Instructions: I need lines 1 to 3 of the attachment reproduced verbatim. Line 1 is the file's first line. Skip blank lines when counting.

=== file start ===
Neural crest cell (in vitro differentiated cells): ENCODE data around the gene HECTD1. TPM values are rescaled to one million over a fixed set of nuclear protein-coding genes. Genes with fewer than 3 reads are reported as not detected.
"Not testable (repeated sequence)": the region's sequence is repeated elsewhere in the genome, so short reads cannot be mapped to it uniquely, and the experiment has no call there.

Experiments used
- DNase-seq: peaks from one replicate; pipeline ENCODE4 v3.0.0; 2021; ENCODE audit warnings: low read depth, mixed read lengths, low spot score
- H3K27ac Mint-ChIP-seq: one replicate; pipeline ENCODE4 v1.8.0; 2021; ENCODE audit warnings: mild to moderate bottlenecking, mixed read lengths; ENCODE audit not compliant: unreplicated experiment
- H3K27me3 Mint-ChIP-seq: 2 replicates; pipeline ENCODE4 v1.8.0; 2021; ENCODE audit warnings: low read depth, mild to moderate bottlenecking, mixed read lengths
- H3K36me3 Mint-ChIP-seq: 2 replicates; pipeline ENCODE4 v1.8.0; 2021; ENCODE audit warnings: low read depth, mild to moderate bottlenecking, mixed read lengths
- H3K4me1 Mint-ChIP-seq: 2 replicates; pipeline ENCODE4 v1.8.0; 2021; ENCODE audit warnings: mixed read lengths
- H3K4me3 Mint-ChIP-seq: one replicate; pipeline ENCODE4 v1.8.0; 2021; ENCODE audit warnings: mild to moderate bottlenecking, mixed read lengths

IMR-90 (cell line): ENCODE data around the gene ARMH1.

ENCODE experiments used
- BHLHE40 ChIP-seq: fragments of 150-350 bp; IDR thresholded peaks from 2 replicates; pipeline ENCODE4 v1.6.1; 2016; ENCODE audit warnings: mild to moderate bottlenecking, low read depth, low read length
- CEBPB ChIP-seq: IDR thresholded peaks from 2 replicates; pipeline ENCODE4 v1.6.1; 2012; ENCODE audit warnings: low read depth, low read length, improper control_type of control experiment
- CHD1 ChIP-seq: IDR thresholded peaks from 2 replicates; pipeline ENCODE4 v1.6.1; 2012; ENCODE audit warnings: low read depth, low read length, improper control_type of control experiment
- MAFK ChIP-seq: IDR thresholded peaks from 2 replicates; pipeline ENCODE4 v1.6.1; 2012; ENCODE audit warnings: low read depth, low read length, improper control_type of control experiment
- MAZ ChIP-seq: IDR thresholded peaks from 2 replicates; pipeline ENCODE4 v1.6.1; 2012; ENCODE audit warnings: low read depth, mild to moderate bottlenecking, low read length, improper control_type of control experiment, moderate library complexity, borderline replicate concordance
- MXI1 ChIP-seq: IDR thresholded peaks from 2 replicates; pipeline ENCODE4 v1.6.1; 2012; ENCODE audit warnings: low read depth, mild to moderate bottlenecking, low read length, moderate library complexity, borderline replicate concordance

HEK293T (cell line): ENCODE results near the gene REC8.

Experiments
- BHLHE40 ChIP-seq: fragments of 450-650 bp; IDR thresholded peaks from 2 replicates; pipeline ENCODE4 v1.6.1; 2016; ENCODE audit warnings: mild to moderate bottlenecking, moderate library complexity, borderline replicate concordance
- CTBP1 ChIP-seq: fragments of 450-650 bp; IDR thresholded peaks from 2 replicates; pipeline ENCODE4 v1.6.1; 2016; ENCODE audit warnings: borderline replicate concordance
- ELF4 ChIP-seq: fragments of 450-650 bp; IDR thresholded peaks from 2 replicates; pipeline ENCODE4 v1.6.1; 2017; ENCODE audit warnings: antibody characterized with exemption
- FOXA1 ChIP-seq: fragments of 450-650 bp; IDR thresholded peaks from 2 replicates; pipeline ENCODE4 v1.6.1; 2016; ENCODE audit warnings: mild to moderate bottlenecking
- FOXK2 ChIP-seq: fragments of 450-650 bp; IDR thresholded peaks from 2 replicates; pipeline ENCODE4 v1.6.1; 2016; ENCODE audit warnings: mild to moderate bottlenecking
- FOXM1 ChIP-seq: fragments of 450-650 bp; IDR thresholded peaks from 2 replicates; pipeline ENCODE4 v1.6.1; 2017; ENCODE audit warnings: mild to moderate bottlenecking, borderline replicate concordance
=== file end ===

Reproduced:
Neural crest cell (in vitro differentiated cells): ENCODE data around the gene HECTD1. TPM values are rescaled to one million over a fixed set of nuclear protein-coding genes. Genes with fewer than 3 reads are reported as not detected.
"Not testable (repeated sequence)": the region's sequence is repeated elsewhere in the genome, so short reads cannot be mapped to it uniquely, and the experiment has no call there.

Experiments used